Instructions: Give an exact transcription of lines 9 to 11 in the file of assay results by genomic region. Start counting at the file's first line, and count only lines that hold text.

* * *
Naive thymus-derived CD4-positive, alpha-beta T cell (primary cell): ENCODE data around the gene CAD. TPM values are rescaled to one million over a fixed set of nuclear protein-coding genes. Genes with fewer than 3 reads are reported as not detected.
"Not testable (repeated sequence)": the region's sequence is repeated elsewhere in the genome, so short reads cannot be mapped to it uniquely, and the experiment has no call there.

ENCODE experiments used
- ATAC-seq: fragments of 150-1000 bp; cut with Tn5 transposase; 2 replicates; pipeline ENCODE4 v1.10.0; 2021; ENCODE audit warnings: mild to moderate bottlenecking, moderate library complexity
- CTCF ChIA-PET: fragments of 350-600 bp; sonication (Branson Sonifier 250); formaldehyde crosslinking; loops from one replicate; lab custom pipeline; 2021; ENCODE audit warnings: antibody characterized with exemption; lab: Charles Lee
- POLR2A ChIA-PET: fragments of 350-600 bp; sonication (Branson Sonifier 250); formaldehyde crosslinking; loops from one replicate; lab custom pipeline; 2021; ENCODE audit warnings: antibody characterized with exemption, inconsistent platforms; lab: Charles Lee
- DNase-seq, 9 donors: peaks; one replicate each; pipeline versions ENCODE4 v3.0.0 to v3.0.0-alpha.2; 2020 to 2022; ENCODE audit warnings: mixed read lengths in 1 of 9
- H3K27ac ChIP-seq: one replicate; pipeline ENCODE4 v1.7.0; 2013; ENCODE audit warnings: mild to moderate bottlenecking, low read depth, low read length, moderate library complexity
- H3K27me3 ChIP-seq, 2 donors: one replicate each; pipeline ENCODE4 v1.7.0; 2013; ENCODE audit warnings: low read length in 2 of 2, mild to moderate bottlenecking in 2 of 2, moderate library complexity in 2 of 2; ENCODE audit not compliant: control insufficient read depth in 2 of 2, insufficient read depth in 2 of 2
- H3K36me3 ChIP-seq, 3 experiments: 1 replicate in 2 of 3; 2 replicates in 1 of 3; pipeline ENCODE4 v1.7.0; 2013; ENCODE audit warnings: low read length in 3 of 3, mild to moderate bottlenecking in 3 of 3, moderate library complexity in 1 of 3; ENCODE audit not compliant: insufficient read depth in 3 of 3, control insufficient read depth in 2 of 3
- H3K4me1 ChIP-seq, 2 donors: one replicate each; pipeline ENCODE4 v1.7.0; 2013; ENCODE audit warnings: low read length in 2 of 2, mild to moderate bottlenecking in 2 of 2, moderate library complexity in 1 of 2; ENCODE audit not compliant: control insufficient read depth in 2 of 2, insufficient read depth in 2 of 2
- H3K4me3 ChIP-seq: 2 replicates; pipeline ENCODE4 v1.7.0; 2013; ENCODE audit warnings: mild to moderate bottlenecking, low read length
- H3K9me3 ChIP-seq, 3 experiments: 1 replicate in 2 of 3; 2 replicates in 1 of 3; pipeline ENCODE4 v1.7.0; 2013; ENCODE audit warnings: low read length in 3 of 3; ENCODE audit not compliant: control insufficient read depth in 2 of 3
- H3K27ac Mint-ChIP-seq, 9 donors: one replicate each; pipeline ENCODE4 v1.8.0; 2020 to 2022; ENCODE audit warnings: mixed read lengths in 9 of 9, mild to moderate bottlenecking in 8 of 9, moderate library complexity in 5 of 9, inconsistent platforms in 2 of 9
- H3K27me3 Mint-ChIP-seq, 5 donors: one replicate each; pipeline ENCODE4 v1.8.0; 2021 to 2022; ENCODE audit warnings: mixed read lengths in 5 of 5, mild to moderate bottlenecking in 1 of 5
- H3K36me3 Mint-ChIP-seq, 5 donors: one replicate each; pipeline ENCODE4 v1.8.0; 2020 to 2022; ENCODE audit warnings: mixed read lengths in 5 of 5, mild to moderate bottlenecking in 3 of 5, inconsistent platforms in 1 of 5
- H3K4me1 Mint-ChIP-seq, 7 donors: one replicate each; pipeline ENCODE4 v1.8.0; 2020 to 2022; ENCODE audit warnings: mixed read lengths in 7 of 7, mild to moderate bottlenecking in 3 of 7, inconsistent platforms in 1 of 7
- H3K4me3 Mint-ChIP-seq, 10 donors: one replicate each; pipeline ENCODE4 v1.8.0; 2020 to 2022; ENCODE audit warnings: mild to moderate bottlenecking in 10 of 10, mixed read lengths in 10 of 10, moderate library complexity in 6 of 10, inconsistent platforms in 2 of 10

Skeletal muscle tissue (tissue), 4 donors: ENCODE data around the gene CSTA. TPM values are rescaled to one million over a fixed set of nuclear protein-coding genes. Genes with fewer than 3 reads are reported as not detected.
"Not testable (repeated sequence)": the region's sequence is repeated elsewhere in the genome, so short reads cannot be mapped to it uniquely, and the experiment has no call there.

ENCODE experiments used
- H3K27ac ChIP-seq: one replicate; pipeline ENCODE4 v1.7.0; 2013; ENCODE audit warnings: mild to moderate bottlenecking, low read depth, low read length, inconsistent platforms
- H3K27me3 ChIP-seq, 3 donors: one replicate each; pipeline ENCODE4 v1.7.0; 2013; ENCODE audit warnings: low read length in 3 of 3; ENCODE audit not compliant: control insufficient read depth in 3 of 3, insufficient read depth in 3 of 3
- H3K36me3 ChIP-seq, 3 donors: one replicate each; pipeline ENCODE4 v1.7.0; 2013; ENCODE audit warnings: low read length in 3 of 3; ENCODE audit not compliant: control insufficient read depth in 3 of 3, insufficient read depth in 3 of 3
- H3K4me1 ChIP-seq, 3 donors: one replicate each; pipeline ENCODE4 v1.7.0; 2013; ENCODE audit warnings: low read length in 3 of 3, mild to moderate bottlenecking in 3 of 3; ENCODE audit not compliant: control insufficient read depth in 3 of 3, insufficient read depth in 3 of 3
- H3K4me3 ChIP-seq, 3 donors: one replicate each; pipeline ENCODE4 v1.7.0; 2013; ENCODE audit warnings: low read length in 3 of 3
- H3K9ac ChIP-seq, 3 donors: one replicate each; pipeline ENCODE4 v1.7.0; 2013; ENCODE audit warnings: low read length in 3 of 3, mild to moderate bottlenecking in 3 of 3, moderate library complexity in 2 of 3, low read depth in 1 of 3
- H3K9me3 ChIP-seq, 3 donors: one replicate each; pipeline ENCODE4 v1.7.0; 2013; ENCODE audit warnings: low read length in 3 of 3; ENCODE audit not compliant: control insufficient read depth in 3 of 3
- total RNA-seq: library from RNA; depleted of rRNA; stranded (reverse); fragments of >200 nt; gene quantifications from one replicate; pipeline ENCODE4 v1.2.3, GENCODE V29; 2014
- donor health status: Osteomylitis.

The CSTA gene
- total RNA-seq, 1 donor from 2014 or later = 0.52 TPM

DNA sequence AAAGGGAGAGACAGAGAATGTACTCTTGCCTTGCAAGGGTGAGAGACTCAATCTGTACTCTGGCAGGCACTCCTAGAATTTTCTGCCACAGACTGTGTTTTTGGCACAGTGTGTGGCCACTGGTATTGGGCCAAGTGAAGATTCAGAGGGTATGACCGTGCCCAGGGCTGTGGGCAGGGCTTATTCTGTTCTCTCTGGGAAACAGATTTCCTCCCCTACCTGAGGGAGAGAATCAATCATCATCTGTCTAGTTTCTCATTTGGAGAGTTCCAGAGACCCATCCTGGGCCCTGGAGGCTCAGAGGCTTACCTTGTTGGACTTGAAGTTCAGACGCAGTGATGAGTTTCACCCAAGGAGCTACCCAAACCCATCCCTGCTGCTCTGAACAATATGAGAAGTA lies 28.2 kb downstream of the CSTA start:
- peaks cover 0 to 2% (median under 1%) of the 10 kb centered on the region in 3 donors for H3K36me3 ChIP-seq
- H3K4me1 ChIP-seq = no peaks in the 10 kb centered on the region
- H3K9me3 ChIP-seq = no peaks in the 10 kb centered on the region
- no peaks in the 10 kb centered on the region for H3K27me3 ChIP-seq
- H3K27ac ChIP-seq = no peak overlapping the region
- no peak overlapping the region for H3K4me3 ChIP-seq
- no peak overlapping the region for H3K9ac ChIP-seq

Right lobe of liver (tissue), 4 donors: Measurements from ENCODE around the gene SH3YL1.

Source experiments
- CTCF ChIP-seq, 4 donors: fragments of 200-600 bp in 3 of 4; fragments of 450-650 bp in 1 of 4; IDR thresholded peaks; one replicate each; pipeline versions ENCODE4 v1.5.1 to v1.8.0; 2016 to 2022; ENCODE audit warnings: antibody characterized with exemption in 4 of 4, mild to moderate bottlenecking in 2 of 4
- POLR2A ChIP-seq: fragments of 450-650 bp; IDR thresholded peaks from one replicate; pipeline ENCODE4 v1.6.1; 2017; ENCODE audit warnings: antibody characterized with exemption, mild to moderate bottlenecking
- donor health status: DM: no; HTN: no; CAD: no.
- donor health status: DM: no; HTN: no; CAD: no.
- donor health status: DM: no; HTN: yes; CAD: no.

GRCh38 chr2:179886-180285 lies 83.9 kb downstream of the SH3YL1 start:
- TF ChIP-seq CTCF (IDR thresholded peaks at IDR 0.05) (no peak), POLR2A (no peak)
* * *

- H3K27me3 ChIP-seq, 2 donors: one replicate each; pipeline ENCODE4 v1.7.0; 2013; ENCODE audit warnings: low read length in 2 of 2, mild to moderate bottlenecking in 2 of 2, moderate library complexity in 2 of 2; ENCODE audit not compliant: control insufficient read depth in 2 of 2, insufficient read depth in 2 of 2
- H3K36me3 ChIP-seq, 3 experiments: 1 replicate in 2 of 3; 2 replicates in 1 of 3; pipeline ENCODE4 v1.7.0; 2013; ENCODE audit warnings: low read length in 3 of 3, mild to moderate bottlenecking in 3 of 3, moderate library complexity in 1 of 3; ENCODE audit not compliant: insufficient read depth in 3 of 3, control insufficient read depth in 2 of 3
- H3K4me1 ChIP-seq, 2 donors: one replicate each; pipeline ENCODE4 v1.7.0; 2013; ENCODE audit warnings: low read length in 2 of 2, mild to moderate bottlenecking in 2 of 2, moderate library complexity in 1 of 2; ENCODE audit not compliant: control insufficient read depth in 2 of 2, insufficient read depth in 2 of 2